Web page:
1. So absolutely accurate. I didn’t get into facebook until a few years ago, but I too have witnessed this as an opportunity for some to spew their cause or case, hoping to either get their 15 minutes of fame, or use it as a tool against another (whether family member, friend foe situation, whatever). I go to facebook now and again, as you do, to play games. It’s become increasingly uninteresting and I use it to connect with family or contact family when they are at work to leave a note. Only because it’s connected immediately with messenger and we can coordinate meals, plans and schedules. Other than that, I find it tiresome and useless. I do belong to a garden club that incorporates people from around the world and that has been delightful. Witnessing plans and progress of people’s dreams for their garden, watching produce and trees along with (for me) unheard of and never before seen flowers plants and shrubs. It has been educational and through it I’ve met delightful people. The younger generations (by this I mean the middle and late teens) have the other chat programs they use and have told me on several occasions they don’t use fb any more, for anything. It’s quickly going the way of the dodo and probably should. The premise was intriguing and exciting at first. No more telephone, I could connect immediately, leave a note and have it answered within moments. Even game playing is becoming difficult and I so enjoyed several games as they were quick easy and fun. I’ll forever be grateful for having found wp with likeminded people, interested in writing, the written word, others views and opinion, never spouted (thankfully) angrily with animosity and hatred. A group of people interested in life, making it better with a global view of what’s taking place, not necessarily centered around their own narrow view (as fb is). Loved this Marily, couldn’t agree more.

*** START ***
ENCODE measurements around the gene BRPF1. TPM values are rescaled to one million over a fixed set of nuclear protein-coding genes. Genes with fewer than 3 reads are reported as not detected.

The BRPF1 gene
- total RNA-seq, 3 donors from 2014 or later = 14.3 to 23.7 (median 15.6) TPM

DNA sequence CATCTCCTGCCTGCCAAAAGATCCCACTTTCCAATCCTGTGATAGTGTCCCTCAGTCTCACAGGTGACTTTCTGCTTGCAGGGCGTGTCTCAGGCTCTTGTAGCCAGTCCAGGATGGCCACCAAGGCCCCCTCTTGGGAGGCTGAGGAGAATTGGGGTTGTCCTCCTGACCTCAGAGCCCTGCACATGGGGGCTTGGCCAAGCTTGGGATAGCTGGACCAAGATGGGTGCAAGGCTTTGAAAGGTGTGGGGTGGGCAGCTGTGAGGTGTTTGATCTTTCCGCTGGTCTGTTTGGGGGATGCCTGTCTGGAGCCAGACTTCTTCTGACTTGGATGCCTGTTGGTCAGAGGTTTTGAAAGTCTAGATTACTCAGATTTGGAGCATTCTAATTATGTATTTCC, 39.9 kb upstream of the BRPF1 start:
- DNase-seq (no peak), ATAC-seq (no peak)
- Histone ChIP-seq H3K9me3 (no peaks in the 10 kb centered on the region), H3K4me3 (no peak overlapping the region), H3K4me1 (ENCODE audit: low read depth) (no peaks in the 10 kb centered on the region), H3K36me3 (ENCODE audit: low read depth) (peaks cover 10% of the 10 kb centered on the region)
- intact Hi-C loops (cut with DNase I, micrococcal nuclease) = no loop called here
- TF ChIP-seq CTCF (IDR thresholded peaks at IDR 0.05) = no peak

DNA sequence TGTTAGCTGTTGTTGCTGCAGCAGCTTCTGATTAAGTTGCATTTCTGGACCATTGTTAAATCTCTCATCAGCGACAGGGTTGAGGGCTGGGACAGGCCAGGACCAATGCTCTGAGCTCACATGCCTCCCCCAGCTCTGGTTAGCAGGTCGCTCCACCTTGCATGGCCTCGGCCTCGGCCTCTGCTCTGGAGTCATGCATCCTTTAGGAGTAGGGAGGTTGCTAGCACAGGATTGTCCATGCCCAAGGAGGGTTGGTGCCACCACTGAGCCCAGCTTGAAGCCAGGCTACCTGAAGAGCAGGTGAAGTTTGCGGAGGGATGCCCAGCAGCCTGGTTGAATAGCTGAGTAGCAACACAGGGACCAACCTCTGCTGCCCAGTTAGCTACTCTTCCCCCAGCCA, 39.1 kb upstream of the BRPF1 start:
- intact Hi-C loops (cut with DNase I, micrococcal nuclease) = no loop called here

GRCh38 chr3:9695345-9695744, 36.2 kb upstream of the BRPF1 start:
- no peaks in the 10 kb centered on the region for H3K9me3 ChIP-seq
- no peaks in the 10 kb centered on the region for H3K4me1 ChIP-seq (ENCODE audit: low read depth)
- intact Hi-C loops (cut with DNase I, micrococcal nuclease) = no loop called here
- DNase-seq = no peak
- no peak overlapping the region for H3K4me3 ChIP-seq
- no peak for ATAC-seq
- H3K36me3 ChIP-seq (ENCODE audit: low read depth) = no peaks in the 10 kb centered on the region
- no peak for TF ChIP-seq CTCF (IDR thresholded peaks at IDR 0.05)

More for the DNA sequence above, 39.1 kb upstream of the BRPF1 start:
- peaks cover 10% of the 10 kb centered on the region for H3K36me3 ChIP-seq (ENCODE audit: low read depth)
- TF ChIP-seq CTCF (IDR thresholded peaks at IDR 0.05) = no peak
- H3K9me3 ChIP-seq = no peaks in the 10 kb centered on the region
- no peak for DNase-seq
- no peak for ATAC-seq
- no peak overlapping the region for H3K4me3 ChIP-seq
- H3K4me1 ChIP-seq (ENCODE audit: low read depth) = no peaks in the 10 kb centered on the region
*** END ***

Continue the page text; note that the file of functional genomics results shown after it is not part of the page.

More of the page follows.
• I belong to a few private groups — the Uxbridge group, the Bellissimo Group (that’s Gretchen Archer’s “fan” group. Laurie King and Carol Berg also have their pages on FB and they are all authors I follow. But I have learned to just stay out of anything that is even close to a conflict. Every once in a while I think I’m joining a sensible group who are going to talk intelligently about an issue only to discover they are anything BUT civil or intelligent. I unjoin faster than a speeding bullet.